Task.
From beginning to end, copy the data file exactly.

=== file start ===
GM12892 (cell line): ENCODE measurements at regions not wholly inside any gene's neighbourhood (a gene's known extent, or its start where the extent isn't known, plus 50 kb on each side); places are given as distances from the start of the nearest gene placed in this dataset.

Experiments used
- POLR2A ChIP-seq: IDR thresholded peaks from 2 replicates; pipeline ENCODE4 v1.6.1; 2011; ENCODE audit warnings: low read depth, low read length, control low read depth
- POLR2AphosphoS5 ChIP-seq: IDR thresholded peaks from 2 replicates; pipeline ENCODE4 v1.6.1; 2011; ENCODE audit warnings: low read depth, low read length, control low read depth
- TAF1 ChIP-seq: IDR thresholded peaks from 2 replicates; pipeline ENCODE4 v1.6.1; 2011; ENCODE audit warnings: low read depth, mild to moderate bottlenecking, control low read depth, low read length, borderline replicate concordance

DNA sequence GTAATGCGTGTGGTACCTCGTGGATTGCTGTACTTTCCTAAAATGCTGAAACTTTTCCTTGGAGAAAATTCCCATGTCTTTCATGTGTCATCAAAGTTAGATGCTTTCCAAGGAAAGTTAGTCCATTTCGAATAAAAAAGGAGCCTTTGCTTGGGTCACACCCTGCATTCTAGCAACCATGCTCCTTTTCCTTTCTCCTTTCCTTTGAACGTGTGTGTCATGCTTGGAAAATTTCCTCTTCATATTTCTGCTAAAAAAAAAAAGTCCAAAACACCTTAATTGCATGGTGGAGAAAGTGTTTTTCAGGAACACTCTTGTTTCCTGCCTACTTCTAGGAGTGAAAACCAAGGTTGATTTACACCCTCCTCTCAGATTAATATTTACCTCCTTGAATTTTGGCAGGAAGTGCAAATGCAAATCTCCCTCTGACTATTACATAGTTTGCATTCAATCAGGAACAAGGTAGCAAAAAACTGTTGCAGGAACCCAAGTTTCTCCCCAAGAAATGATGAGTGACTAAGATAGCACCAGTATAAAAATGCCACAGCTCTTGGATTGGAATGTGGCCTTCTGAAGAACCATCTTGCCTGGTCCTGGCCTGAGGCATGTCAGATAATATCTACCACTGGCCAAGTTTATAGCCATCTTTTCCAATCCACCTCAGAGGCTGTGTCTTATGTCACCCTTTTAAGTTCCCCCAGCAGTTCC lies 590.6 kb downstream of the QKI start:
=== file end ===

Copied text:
GM12892 (cell line): ENCODE measurements at regions not wholly inside any gene's neighbourhood (a gene's known extent, or its start where the extent isn't known, plus 50 kb on each side); places are given as distances from the start of the nearest gene placed in this dataset.

Experiments used
- POLR2A ChIP-seq: IDR thresholded peaks from 2 replicates; pipeline ENCODE4 v1.6.1; 2011; ENCODE audit warnings: low read depth, low read length, control low read depth
- POLR2AphosphoS5 ChIP-seq: IDR thresholded peaks from 2 replicates; pipeline ENCODE4 v1.6.1; 2011; ENCODE audit warnings: low read depth, low read length, control low read depth
- TAF1 ChIP-seq: IDR thresholded peaks from 2 replicates; pipeline ENCODE4 v1.6.1; 2011; ENCODE audit warnings: low read depth, mild to moderate bottlenecking, control low read depth, low read length, borderline replicate concordance

DNA sequence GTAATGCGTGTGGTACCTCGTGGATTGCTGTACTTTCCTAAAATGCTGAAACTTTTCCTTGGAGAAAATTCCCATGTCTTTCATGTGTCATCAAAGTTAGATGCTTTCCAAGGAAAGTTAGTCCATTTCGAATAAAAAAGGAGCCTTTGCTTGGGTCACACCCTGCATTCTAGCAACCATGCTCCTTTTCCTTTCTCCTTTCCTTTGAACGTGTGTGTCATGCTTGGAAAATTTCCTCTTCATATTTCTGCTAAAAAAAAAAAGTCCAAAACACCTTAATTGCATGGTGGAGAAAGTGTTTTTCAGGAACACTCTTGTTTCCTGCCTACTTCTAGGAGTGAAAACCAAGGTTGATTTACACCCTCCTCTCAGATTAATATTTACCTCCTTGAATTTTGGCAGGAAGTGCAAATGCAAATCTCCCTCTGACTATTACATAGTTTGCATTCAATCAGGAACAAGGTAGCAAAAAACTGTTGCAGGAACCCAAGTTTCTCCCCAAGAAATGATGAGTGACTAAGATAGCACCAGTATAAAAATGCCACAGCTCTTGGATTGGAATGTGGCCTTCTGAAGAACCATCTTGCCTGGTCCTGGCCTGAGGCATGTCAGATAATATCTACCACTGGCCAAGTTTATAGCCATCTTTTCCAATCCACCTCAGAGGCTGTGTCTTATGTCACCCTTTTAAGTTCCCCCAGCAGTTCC lies 590.6 kb downstream of the QKI start: